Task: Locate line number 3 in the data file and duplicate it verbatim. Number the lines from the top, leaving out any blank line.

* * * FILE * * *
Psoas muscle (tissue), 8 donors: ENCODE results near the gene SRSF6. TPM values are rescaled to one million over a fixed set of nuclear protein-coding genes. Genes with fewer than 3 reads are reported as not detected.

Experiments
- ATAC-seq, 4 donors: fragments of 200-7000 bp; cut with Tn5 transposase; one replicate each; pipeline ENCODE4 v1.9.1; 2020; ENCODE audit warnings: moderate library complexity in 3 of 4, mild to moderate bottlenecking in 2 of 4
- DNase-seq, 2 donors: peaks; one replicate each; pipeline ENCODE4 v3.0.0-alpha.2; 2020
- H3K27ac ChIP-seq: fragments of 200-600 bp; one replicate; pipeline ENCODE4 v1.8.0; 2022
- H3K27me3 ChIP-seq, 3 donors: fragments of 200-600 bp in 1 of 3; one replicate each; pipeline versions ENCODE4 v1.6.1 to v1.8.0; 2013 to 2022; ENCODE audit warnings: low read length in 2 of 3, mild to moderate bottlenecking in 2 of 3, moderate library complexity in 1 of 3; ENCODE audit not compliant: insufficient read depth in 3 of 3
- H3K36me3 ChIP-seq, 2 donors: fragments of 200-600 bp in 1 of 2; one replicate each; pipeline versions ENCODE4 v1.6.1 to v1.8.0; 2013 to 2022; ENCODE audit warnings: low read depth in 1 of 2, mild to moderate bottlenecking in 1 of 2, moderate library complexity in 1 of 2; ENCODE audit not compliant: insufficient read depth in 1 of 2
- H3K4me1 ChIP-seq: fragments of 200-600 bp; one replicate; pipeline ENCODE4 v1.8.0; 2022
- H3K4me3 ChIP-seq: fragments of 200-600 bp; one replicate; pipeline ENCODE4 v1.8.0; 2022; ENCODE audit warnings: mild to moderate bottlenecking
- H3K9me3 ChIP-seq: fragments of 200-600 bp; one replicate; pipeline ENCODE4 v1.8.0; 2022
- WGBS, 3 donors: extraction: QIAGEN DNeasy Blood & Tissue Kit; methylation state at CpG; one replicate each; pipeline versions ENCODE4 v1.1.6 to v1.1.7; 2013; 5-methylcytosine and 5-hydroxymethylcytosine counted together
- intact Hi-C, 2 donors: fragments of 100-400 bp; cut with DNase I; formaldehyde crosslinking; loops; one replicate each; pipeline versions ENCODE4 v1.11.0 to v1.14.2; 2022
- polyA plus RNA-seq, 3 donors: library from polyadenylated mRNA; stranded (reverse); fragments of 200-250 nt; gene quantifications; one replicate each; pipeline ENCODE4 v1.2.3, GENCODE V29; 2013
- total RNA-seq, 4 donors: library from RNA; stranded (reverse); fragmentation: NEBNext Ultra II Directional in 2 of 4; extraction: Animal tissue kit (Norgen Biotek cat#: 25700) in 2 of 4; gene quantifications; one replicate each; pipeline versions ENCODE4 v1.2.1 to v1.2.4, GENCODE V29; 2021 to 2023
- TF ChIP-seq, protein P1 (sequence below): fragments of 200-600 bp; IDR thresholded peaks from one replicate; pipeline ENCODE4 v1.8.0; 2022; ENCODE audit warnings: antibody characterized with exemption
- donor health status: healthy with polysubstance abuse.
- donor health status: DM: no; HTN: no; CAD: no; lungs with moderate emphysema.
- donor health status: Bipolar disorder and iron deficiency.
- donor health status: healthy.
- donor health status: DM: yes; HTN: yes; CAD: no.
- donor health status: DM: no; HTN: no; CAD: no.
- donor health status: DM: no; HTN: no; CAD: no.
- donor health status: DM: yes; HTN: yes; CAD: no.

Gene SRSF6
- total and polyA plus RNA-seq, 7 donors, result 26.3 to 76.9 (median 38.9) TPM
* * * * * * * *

- ATAC-seq, 4 donors: fragments of 200-7000 bp; cut with Tn5 transposase; one replicate each; pipeline ENCODE4 v1.9.1; 2020; ENCODE audit warnings: moderate library complexity in 3 of 4, mild to moderate bottlenecking in 2 of 4